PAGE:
Jane Addams Essay Contest

HCC is proud to announce the 2017 Jane Addams Essay Contest. Addams was born

in 1860 in Cedarville, IL and was raised there, died in 1935 in Chicago, and is buried

in Cedarville Cemetery. Her beloved father owned a mill in Cedarville and conducted business in the surrounding area, including Freeport. Later in life, Addams’ work was centered in Chicago, but she often returned to Cedarville. The Cedarville Historical Museum is dedicated to displaying artifacts and information about Addams’ life and work.

Students in Stephenson County from first grade to college are invited to submit an essay about Jane Addams by April 30, 2017.  Five awards will be given to winning essays – one for each of five grade ranges. Teachers will also receive an

award for having participating students. The contest is intended to promote literacy and increase student knowledge of an internationally known local hero.

 

Topic and Awards

About Jane Adams

 

Rules

Field Trip

 

Submit Entries

Contact Us

 

Lead Sponsors

HCC Student Senate and Student Activities

Other Sponsors

 Office of the President; Humanities, Social Sciences and Final Arts Division;

Global Task Force; and the LGBT Pride Club

 

Topic and Awards

Topic: Discuss how Jane Addams' pacifism came from her belief in pragmatism and democracy, and why it destroyed her reputation from World War II moving forward.

Winning high school student - $250 award

Winning Highland student - $350 award

Books are available at the Freeport Pubic Library and the Clarence Mitchell Library at Highland Community College to help with this essay including Twenty Years at Hull House by Jane Addams, Jane Addams Spirit in Action by Louise W. Knight, and Jane Addams and the Dream of American Democracy by Jean Bethke Elshtain.  Numerous articles can be found on the internet.

 

Gift Certificate of $10 for each teacher with students entering the contest.
Honorarium of $50 for each winning student’s teacher.

 

Rules

 The essay contest is open to all students currently enrolled at Highland Community College or a Stephenson County high school.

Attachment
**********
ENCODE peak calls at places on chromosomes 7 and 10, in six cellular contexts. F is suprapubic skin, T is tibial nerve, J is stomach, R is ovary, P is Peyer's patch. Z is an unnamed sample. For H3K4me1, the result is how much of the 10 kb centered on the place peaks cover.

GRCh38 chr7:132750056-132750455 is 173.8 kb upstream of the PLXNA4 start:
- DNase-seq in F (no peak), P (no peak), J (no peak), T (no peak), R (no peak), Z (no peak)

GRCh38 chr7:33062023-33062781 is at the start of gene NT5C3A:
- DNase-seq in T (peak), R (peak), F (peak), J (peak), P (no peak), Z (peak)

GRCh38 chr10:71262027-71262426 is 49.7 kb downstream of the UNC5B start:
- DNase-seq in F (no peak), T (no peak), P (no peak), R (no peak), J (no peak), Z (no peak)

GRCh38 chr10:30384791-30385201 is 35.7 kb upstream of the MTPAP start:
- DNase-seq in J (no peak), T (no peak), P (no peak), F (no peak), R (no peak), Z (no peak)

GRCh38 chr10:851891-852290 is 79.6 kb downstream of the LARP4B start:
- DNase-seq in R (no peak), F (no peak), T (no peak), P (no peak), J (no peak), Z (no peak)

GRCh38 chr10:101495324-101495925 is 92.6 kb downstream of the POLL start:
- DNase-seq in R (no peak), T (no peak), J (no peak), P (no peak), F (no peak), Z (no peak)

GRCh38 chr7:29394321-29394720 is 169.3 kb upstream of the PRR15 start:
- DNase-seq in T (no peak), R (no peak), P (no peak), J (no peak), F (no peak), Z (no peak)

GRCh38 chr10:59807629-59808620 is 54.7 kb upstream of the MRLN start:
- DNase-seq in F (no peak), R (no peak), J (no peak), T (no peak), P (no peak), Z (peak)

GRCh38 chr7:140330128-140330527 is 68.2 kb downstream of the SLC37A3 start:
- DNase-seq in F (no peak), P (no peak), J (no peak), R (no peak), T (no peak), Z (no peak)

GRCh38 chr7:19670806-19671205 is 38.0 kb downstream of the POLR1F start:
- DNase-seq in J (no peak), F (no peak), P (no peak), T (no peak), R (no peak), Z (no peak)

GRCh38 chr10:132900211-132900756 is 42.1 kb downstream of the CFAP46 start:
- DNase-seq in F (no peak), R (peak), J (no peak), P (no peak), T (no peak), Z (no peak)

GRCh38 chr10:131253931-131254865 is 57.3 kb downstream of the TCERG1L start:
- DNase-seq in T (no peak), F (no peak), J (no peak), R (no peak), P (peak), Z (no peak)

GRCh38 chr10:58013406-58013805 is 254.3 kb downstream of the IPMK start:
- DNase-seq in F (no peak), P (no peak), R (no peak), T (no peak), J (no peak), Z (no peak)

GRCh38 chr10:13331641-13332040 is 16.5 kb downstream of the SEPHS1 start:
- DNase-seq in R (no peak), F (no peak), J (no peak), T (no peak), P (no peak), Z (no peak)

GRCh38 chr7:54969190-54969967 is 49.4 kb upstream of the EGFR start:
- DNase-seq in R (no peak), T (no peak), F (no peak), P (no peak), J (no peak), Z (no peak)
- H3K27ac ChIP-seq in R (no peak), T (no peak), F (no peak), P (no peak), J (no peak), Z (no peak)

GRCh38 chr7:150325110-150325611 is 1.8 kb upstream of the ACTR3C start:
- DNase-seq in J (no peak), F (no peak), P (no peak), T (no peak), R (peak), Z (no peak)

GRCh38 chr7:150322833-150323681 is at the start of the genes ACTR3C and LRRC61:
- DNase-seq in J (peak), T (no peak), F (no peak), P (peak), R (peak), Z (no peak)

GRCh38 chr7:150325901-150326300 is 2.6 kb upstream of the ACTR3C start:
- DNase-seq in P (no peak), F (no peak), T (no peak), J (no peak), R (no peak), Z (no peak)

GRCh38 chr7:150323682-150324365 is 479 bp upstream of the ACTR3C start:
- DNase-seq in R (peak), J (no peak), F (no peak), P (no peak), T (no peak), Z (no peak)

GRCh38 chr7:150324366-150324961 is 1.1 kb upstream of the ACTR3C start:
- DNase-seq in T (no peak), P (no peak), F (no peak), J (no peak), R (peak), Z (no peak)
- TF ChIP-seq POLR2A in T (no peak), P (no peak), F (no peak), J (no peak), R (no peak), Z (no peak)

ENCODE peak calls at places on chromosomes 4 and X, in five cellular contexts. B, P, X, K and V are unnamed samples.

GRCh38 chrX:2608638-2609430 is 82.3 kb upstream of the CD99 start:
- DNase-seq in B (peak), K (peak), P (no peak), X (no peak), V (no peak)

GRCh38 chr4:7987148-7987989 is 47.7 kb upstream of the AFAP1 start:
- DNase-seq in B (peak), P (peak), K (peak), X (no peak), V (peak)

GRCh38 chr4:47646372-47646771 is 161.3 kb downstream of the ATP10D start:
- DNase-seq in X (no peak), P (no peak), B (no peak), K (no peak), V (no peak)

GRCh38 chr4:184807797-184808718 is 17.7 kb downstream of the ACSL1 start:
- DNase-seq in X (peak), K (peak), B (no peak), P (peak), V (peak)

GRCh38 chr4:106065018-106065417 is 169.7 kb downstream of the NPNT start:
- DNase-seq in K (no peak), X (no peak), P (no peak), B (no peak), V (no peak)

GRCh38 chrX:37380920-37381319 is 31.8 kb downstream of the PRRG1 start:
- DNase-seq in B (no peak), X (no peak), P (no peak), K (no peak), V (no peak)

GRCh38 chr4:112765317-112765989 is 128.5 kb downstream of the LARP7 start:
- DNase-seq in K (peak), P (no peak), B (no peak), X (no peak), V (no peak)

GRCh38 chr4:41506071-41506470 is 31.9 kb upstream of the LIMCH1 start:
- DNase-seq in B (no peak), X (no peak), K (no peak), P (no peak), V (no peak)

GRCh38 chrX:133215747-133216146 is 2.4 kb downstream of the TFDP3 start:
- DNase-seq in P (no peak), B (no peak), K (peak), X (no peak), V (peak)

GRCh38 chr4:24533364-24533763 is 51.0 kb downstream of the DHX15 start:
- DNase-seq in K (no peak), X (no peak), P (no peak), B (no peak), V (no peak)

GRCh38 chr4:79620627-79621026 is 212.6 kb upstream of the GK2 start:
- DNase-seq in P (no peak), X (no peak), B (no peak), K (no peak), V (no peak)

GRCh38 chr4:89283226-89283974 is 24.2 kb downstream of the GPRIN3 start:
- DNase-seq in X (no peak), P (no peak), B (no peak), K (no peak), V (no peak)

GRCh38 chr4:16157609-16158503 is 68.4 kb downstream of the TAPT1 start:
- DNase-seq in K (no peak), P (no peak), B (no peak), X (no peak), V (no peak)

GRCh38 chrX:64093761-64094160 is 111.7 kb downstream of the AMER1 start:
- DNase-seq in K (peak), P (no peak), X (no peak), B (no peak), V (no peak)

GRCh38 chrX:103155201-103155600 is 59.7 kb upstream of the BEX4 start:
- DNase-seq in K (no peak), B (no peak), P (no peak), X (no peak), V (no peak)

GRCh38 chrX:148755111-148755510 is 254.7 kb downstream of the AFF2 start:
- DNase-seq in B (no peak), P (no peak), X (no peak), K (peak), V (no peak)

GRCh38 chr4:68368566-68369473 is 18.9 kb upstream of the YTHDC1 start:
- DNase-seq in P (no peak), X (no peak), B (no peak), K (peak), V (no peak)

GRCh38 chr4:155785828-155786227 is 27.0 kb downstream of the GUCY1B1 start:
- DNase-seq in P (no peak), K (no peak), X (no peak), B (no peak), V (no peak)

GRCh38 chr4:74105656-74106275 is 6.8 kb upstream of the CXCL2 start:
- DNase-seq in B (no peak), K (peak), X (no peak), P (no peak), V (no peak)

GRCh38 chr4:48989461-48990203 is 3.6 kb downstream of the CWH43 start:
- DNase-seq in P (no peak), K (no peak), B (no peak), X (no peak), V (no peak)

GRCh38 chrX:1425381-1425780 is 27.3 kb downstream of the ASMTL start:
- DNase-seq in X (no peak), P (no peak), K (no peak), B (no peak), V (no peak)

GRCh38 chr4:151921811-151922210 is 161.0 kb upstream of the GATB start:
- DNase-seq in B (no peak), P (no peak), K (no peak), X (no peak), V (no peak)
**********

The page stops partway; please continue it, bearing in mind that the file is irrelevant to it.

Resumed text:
 Highland student essays must be between 1,750 and 2,000 words. High school student essays must be between 1,250 and 1,500 words.


 Entries must be postmarked or email dated by April 26, 2018 and only one entry per student will be accepted.


 All essays must be the original work of the student whose name is listed on the submission form.

 Entries are the property of the writer but may be used by Highland Community College to publicize the
contest and winning submissions.


 Two judges from Highland Community College and two judges from Stephenson County high schools will select one
winner in each category. .

Submit Entries

Download and print the entry form.

About Jane Addams

(Text adapted by Julie Johnson from Twenty Years at Hull-House by Jane Addams and the foreword written by Henry Steele Commager)

Hull House

Founder of Hull-House in Chicago, first president of the Women's International League for Peace and Freedom, and co-winner of the Nobel Peace Prize for 1931, Jane Addams was a crusader for social justice, a dedicated American who devoted her life to caring for the underprivileged and the oppressed and to fighting for the rights of workers, women, and children. She was born on September 6, 1860 in Cedarville, Illinois.

After receiving her A.B. degree from Rockford College in 1882, she entered the Woman's Medical College of Philadelphia. Illness compelled her to give up her studies. In 1887, on one of her many trips to Europe, she observed the social experimentations at Toynbee Hall in London; this led to her decision to establish a similar center in Chicago, where she could put her social principles into action. Her tireless work with reform groups resulted in improved housing, education, and working conditions — a better way of life for her Chicago neighbors and for people all across the land.

A delegate to the first national convention of the Progressive Party in 1912, Jane Addams gave campaign speeches on the social justice planks of the platform, and seconded the nomination of Theodore Roosevelt as presidential candidate. In 1915, she founded The Women's International League for Peace and Freedom.

Jane Addams' concern for humanity is reflected in her writings: Democracy and Social Ethics (1912), Newer Ideals of Peace (1907), Twenty Years at Hull-House (1910), The Second Twenty Years at Hull-House (1930), The Excellent Becomes the Permanent (1932).

In 1931, Miss Addams was co-winner of the Nobel Peace Prize, and characteristically enough she donated the prize money to the Women's Peace Party. She died in Chicago on May 21, 1935.

For more information:

About Hull House:        www.nwhm.org/education-resources/biography/biographies/jane-addams/  

General Biography:     www.alu-c.com/jane-addams

 


Field Trip - Cedarville Historical Museum

Cedarville Historical Museum
Cedarville Area Historical Society
PO Box 336
Cedarville, IL 61013

Stephenson, Region: 4
450 W 2nd St

May-Oct: Saturday-Sunday 1-4 p.m. and by appointment 
$3 Suggested Donation

Local history collection featuring items, documents, and photos dealing with Cedarville native Jane Addams.  Education programs conducted each season. February lunch, Memorial Day picnic, Jane Addams festival in September, and Christmas Sing-a-long in December

Jim Bade, President
815-563-4485


info@cedarvilleareahistoricalsociety.org

 


Contact Us

For more information, please email or call:

Kay Ostberg

English and Philosophy

Highland Community College

kay.ostberg@highland.edu 

815-599-3533   

Andy Dvorak

History and Political Science

Highland Community College

andy.dvorak@highland.edu

815-599-3443

 

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